By Ruth Messinger
American World Jewish Service, New York
The extraordinary Rally to End the Genocide in Darfur in Washington, DC, on April 30 of this year occurred at an auspicious moment in the Jewish calendar and in the 40 month history of the genocide in Sudan. Three weeks before the Rally, Jews all over the world gathered around their seder tables and declared:
Halachma anya, di achalu avahatana b’ar’a d’mitzrayim. This is the bread of affliction which our ancestors ate in the land of Egypt. Let all who are hungry come and eat; let all who are in need come share our Passover meal.
We say these words as part of the formula of the haggadah, and we often joke about how hungry we are at that moment – the parsley, salt water, and eggs have not satisfied us and we eagerly anticipate the steaming bowls of matzah ball soup and the meal that will follow. But it is worth being thoughtful and precise about the deep meaning of the words in the phrase—affliction, hunger, need.
To do this, we can look to another nearby moment in the Jewish calendar. A week before the Rally, Jews gathered again to commemorate the deaths of six million of our people during the Shoah. From Primo Levi, one of the most eloquent survivors of that catastrophic moment in our history, we can begin to get a sense of the experience of the real affliction of hunger and need in the most extreme conditions of terror. He writes of his time in the camps:
Just as our hunger is not the feeling of missing a meal, so our way of being cold has need of a new word. We say “hunger,” we say “tiredness,” “fear,” “pain,” we say “winter” and they are different things. They are free words, created and used by free men who lived in comfort and without suffering in their homes. If the [camps] had lasted longer, a new, harsh language would have been born; and only this language could express what it means to toil the whole day in the wind with the temperature below freezing, and wearing only a shirt, underpants, cloth jacket and trousers, hunger, and knowledge of the end drawing near.
In conditions of what Tzvetan Todorov called “facing the extreme,” our very language breaks down. The terminology we use to describe our day-to-day experiences doesn’t suffice to capture the catastrophic. And so it is with great anxiety that we received the news, in the few days between Yom Hashoah and the Rally, that due to insufficient funding from its donor nations, the World Food Programme would be cutting rations in half for people starving in Darfur. The people of Darfur, who have suffered all of the terrors of genocide, are now being deprived of the food they need to live.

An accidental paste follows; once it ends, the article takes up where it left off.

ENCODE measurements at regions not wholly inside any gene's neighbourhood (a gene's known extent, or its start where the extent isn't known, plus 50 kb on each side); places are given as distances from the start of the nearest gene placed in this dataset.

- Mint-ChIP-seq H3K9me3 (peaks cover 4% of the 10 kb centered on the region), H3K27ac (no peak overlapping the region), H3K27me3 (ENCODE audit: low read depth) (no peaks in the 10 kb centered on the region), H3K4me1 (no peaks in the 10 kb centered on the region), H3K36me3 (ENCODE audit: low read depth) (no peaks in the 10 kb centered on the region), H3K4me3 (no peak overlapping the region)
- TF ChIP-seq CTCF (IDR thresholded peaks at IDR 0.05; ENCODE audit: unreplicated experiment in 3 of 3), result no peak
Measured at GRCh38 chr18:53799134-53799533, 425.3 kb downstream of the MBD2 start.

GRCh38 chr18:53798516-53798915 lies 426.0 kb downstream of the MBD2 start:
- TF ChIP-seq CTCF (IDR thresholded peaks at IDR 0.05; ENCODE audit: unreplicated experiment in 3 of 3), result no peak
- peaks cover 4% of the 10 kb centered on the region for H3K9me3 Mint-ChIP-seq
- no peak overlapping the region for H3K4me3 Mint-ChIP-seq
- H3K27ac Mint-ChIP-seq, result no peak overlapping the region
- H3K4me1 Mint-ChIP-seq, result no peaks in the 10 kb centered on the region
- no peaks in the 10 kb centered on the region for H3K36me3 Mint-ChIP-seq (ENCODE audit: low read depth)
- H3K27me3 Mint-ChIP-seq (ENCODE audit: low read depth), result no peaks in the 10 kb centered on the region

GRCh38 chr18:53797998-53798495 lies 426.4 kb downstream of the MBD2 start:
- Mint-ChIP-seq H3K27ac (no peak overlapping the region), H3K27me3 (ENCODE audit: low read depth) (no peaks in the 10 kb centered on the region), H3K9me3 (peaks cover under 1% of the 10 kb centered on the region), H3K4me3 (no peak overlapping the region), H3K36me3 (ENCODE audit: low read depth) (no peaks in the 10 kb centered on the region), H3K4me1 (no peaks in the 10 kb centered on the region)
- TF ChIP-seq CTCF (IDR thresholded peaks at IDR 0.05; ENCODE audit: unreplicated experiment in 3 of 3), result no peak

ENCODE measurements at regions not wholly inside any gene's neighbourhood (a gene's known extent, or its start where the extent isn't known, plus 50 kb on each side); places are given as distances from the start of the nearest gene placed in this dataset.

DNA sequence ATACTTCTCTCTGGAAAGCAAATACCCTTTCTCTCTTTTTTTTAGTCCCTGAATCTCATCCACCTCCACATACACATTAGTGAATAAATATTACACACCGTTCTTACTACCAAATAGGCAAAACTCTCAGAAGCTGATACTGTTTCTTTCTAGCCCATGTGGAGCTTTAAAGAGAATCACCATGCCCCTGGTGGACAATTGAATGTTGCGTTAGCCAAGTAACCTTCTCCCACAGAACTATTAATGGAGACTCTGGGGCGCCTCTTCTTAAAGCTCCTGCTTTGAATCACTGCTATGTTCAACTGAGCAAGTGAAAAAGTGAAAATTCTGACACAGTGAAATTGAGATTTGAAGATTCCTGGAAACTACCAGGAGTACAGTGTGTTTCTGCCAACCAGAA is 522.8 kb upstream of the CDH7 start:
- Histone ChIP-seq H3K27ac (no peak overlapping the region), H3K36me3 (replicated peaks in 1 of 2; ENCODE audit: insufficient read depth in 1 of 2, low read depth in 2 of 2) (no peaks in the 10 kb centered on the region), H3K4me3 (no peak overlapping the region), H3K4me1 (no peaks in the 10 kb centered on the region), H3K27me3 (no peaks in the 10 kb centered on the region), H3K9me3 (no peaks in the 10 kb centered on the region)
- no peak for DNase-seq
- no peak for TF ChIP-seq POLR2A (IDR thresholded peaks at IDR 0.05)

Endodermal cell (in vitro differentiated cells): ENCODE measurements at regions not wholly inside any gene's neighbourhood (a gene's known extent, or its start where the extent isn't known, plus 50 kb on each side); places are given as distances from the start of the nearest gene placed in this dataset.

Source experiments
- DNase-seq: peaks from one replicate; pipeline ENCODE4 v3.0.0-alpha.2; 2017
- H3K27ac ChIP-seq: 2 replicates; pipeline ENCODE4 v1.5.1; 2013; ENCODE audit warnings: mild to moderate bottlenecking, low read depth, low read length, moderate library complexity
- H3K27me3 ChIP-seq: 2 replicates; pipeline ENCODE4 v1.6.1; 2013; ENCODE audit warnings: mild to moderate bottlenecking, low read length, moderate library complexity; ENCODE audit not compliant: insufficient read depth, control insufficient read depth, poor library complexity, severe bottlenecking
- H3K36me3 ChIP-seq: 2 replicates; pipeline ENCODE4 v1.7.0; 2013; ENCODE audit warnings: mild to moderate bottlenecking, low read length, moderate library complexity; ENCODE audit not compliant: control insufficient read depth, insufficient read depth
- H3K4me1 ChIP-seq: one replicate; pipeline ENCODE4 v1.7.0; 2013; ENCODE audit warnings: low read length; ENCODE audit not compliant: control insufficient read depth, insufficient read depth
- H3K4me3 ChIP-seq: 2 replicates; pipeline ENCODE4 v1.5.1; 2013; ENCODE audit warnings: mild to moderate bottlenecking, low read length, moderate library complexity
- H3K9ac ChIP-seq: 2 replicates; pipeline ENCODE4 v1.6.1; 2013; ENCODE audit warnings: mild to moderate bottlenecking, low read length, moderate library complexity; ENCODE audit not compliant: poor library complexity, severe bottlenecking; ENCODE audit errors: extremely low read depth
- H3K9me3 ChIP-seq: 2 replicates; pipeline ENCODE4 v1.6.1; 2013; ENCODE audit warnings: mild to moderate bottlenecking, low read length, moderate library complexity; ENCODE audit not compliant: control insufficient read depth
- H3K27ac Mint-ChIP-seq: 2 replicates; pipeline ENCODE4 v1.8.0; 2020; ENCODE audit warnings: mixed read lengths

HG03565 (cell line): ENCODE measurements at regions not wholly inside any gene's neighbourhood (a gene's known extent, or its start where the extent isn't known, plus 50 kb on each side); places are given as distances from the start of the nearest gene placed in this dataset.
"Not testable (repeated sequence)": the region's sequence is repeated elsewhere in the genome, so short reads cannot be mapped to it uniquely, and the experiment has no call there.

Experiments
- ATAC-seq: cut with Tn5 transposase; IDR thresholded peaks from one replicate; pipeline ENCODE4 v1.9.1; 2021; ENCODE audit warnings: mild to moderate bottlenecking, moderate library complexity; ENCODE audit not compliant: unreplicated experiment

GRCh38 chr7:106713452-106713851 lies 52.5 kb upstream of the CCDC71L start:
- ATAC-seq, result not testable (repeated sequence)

This reduction, from the minimum daily requirement of 2,100 calories a day to 1,050 calories a day will allow the WFP to stretch its limited food stocks through the particularly challenging summer season, before the next harvest is completed in the fall. According to James Morris, the Executive Director of WFP, “This is one of the hardest decisions I have ever made. Haven’t the people of Darfur suffered enough? Aren’t we adding insult to injury? Food must come first—we cannot put families who have lost their homes and loved ones to violence on a 1000 calorie a day diet. But we have been pushed into this last resort of ration cuts in Sudan so we can provide the needy with at least some food during the lean season.”
The WFP has received just 32 percent of the funding required to provide sufficient food assistance to the people of Sudan. While the United States has been more generous than any other nation in supporting the WFP, many of our allies have been downright stingy. While we should celebrate the incredible demonstration of solidarity that the Rally represented, and we should be supportive and hopeful about the potential for the peace agreement reached in Sudan early in May, there remains much work to be done.
Our Pesach invitation to all who are hungry to come and eat should not lie flat on the page of the haggadah. It should motivate and inspire us to insure that, in a world in which there is sufficient food, no person should go hungry and no child should suffer malnutrition. And that we should never again allow ourselves to come up against the limits of our language to sufficiently describe hunger and suffering.
Questions for Thought, Discussion